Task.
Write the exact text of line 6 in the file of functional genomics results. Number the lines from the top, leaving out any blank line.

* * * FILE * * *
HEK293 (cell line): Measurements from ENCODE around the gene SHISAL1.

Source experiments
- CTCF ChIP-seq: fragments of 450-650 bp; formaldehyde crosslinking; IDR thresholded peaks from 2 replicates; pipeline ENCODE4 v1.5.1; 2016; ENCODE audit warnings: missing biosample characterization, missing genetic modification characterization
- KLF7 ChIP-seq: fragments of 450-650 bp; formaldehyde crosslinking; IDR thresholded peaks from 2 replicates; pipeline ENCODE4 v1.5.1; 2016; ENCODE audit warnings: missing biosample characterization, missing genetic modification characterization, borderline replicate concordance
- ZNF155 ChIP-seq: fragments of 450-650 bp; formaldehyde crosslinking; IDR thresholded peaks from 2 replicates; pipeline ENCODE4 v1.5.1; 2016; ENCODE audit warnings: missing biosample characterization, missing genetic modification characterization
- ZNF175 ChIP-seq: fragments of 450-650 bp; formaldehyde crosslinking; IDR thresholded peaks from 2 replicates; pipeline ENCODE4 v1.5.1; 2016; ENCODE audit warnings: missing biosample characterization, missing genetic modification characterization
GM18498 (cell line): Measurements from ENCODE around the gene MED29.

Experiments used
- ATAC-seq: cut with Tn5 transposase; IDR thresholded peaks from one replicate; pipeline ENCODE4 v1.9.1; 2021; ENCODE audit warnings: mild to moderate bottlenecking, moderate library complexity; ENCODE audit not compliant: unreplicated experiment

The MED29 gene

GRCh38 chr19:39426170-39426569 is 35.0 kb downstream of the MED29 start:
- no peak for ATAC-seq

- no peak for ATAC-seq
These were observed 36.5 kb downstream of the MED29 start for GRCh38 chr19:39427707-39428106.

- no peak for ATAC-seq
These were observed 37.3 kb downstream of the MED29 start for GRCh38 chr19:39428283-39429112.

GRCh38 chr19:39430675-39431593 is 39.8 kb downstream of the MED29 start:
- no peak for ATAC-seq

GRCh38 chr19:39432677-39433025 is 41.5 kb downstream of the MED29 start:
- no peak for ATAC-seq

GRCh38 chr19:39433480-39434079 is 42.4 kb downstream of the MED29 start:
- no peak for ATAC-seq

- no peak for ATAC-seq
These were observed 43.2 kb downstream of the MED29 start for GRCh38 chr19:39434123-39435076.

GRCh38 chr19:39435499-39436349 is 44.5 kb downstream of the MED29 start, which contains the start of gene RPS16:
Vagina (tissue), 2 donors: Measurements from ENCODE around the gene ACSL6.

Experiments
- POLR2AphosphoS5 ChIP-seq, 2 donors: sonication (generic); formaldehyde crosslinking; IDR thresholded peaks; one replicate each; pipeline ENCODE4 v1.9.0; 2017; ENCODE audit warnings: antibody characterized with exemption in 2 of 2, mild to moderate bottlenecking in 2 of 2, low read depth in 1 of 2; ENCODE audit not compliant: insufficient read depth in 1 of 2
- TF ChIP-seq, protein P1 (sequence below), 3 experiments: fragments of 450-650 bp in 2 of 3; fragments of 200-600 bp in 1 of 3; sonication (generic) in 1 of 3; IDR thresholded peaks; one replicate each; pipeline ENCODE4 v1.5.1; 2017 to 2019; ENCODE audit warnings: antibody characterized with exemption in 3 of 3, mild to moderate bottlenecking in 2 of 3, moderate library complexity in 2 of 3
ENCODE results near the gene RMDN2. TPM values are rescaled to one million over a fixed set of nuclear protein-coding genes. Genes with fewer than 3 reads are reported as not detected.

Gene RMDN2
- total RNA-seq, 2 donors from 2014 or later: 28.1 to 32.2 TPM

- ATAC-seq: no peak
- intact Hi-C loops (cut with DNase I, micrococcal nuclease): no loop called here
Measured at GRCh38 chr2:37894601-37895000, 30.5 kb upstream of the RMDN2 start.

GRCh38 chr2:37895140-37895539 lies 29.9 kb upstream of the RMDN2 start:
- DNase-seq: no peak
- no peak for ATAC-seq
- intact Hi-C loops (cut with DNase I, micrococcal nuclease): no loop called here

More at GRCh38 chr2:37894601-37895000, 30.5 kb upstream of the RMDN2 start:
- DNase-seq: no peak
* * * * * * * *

- ZNF175 ChIP-seq: fragments of 450-650 bp; formaldehyde crosslinking; IDR thresholded peaks from 2 replicates; pipeline ENCODE4 v1.5.1; 2016; ENCODE audit warnings: missing biosample characterization, missing genetic modification characterization